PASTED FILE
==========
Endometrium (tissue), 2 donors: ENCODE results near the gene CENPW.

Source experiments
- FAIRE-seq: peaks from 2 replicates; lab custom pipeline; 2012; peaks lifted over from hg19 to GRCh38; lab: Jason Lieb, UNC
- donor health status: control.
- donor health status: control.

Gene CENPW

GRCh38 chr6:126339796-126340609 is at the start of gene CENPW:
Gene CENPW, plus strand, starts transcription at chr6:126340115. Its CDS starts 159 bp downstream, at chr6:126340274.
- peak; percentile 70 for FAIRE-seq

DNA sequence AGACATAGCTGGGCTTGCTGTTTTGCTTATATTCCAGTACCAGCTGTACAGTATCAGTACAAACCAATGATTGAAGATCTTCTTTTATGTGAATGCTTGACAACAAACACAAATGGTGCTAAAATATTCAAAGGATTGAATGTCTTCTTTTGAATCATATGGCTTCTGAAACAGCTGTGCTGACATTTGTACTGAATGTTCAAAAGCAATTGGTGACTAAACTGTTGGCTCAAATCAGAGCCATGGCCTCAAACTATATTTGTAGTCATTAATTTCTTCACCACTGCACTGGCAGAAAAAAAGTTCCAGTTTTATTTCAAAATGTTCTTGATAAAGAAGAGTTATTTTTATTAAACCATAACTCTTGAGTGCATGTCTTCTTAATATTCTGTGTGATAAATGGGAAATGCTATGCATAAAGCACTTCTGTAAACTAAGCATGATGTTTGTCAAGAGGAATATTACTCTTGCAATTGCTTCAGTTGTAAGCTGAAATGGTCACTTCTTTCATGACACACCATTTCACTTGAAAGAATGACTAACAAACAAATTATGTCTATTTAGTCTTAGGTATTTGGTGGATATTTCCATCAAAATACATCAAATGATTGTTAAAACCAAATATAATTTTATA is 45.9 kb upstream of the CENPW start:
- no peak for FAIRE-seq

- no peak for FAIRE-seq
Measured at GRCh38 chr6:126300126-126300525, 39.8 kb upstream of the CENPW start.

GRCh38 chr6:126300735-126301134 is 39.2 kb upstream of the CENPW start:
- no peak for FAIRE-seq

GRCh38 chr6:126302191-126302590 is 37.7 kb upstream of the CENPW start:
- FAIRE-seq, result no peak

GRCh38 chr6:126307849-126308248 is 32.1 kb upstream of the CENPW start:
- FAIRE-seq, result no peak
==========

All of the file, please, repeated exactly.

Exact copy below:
Endometrium (tissue), 2 donors: ENCODE results near the gene CENPW.

Source experiments
- FAIRE-seq: peaks from 2 replicates; lab custom pipeline; 2012; peaks lifted over from hg19 to GRCh38; lab: Jason Lieb, UNC
- donor health status: control.
- donor health status: control.

Gene CENPW

GRCh38 chr6:126339796-126340609 is at the start of gene CENPW:
Gene CENPW, plus strand, starts transcription at chr6:126340115. Its CDS starts 159 bp downstream, at chr6:126340274.
- peak; percentile 70 for FAIRE-seq

DNA sequence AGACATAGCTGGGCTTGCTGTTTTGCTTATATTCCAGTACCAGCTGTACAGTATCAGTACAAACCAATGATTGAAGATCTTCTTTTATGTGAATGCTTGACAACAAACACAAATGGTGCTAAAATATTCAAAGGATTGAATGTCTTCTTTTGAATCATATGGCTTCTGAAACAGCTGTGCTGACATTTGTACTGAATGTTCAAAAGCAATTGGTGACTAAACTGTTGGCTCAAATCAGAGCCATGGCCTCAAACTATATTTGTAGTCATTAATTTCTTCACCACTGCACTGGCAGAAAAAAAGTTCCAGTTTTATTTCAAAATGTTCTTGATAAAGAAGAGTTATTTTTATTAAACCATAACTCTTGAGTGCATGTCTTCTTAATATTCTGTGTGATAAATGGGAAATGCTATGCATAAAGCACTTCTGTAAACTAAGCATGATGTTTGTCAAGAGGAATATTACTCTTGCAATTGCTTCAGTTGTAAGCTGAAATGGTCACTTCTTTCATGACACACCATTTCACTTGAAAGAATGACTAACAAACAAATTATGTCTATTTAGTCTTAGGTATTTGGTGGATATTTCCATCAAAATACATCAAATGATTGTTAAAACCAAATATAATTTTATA is 45.9 kb upstream of the CENPW start:
- no peak for FAIRE-seq

- no peak for FAIRE-seq
Measured at GRCh38 chr6:126300126-126300525, 39.8 kb upstream of the CENPW start.

GRCh38 chr6:126300735-126301134 is 39.2 kb upstream of the CENPW start:
- no peak for FAIRE-seq

GRCh38 chr6:126302191-126302590 is 37.7 kb upstream of the CENPW start:
- FAIRE-seq, result no peak

GRCh38 chr6:126307849-126308248 is 32.1 kb upstream of the CENPW start:
- FAIRE-seq, result no peak